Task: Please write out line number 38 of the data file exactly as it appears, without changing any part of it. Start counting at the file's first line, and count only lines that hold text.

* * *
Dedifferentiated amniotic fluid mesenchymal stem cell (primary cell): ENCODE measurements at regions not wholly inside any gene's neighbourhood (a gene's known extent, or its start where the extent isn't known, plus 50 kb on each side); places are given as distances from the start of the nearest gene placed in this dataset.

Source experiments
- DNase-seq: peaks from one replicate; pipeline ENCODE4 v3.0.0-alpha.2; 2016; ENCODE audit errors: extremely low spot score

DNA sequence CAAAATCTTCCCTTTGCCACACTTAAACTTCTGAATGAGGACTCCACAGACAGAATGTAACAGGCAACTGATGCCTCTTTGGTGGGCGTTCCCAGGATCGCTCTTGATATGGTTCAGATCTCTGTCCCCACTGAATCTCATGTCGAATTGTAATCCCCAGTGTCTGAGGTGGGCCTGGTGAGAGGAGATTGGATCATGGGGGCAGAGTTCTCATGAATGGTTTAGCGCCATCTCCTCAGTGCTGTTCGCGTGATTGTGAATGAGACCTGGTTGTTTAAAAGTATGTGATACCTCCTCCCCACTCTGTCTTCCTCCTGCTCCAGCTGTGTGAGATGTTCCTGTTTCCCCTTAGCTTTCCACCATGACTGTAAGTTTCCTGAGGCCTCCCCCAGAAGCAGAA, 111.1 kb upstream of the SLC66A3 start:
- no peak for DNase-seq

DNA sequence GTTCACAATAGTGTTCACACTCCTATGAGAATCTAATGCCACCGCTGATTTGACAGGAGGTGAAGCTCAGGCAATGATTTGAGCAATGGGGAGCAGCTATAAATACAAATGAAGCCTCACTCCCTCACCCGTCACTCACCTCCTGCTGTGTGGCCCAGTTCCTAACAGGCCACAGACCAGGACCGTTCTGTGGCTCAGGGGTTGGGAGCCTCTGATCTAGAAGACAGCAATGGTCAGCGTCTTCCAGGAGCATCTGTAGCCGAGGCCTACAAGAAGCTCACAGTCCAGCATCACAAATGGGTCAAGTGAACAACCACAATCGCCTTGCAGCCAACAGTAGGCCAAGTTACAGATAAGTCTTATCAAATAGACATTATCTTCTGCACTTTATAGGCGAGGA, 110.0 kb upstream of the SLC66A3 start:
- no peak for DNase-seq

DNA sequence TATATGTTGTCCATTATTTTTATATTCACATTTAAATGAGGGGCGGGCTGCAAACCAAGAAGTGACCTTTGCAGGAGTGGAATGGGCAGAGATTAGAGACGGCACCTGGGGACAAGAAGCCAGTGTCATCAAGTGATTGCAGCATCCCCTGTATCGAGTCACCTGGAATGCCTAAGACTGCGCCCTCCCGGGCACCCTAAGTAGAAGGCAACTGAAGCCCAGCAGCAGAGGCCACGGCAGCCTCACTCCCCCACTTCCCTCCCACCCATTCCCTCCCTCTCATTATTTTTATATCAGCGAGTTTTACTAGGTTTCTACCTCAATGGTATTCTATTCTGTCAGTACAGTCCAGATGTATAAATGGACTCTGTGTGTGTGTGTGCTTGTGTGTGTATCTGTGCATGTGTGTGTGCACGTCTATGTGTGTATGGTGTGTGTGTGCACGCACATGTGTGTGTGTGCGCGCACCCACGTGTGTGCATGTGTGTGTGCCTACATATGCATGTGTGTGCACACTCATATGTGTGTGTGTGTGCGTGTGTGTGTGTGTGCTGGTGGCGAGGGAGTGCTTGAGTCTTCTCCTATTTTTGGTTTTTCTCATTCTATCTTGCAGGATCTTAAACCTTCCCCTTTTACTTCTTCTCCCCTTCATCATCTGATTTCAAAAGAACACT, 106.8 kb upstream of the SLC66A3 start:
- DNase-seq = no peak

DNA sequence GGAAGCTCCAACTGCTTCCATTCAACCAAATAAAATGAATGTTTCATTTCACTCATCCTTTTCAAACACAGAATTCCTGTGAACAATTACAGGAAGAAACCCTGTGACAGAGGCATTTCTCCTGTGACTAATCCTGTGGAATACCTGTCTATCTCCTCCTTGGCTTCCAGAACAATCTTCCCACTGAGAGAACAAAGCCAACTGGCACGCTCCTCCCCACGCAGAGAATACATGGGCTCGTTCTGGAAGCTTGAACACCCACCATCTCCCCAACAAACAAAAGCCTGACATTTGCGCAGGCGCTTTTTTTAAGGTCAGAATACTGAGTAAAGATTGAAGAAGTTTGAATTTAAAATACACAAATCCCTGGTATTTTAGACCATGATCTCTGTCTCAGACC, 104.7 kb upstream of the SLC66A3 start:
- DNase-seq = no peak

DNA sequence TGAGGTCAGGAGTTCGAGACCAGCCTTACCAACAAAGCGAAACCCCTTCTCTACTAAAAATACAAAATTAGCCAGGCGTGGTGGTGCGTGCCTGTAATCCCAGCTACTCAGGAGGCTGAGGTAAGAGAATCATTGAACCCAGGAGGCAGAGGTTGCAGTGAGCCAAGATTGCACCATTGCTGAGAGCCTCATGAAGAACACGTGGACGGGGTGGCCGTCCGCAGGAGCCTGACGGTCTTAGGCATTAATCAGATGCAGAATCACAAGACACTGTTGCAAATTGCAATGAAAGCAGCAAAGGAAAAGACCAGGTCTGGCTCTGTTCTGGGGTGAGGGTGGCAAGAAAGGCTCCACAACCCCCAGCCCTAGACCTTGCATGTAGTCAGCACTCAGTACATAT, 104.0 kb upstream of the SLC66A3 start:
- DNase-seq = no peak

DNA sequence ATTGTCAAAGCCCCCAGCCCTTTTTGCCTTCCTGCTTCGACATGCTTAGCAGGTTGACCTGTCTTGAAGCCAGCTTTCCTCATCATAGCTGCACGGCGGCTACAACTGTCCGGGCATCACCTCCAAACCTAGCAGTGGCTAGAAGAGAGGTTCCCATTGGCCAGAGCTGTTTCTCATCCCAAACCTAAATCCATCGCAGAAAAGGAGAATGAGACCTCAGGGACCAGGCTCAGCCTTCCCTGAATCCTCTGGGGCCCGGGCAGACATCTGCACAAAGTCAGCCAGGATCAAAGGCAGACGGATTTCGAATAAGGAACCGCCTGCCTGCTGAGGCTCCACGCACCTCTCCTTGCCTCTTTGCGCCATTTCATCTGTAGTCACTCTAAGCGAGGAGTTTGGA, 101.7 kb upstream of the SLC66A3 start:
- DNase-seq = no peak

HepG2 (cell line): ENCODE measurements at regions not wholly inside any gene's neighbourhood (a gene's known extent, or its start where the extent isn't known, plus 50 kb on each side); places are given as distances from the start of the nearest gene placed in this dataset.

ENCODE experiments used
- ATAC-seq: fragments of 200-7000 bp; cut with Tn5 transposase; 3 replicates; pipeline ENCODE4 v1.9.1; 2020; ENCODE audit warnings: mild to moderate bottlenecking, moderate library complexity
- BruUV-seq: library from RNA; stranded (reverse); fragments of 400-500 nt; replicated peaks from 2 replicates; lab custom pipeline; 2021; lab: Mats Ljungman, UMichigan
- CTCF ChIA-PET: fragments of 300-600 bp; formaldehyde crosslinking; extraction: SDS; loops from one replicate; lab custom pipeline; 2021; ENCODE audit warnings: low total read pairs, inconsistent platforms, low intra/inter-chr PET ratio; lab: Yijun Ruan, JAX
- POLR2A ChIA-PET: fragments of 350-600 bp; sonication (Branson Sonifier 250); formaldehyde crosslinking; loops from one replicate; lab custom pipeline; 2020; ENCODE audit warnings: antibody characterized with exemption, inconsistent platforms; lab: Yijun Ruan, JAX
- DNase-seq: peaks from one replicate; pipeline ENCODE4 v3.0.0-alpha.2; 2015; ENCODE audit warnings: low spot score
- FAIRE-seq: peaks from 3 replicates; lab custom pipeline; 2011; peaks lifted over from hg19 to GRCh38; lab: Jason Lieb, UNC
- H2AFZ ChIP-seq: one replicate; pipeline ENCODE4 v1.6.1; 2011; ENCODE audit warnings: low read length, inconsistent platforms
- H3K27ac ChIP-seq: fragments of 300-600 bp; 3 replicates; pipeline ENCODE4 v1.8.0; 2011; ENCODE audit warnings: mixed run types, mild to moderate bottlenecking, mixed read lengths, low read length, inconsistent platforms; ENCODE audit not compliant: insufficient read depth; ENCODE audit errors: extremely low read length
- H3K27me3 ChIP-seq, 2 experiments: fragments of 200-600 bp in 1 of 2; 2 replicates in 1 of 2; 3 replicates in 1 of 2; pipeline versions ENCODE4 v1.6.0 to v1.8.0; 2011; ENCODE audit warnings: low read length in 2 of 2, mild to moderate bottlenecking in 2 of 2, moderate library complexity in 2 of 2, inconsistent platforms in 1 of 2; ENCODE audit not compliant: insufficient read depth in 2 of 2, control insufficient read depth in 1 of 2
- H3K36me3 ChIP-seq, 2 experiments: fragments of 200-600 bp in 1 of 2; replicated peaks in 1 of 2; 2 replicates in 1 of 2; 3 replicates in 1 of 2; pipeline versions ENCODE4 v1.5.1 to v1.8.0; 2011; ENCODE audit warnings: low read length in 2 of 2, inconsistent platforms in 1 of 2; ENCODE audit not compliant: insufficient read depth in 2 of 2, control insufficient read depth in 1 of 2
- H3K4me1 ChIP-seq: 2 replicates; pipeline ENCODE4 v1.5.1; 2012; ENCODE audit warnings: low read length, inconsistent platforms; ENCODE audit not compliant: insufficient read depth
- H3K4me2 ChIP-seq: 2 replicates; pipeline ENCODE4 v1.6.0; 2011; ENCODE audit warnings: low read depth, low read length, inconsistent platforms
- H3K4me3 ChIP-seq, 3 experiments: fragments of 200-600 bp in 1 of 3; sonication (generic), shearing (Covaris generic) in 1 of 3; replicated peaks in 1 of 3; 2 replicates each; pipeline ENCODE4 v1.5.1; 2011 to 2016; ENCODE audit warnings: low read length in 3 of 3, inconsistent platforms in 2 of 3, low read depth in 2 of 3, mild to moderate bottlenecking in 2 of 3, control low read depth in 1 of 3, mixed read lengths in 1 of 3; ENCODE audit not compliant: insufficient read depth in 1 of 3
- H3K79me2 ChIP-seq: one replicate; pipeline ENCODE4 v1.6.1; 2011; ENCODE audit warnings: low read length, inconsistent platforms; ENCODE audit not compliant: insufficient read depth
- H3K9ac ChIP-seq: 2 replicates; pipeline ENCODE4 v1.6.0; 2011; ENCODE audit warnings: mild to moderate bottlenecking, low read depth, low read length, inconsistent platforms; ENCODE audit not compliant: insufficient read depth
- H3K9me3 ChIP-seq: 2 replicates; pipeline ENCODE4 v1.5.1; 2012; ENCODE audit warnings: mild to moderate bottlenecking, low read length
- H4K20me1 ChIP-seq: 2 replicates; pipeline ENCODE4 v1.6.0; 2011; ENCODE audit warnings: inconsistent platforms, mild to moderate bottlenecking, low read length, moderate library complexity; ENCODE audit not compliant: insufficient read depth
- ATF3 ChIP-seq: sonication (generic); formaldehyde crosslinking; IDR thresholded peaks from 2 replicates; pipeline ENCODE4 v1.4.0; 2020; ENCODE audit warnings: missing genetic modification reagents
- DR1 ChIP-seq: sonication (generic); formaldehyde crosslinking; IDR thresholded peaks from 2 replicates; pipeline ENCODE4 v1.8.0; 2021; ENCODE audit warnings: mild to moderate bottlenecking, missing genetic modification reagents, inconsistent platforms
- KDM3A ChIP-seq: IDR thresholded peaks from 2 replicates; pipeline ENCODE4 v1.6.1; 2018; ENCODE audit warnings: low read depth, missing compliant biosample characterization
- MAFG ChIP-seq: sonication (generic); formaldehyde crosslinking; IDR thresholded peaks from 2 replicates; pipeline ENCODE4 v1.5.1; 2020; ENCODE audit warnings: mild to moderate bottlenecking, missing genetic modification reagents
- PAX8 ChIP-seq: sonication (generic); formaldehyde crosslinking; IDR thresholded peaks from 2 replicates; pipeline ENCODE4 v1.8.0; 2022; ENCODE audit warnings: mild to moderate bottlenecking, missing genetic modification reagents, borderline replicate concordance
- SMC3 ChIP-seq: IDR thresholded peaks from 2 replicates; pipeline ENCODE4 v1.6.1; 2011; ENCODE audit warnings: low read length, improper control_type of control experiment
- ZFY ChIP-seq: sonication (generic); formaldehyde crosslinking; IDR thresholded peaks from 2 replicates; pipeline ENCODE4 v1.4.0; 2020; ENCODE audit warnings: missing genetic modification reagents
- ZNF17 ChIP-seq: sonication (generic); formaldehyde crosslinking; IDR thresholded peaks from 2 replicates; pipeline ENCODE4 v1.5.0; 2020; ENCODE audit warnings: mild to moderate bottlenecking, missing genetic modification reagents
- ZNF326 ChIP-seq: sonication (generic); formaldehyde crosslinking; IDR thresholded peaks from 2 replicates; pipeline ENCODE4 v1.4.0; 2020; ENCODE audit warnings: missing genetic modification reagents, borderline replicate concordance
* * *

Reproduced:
- MAFG ChIP-seq: sonication (generic); formaldehyde crosslinking; IDR thresholded peaks from 2 replicates; pipeline ENCODE4 v1.5.1; 2020; ENCODE audit warnings: mild to moderate bottlenecking, missing genetic modification reagents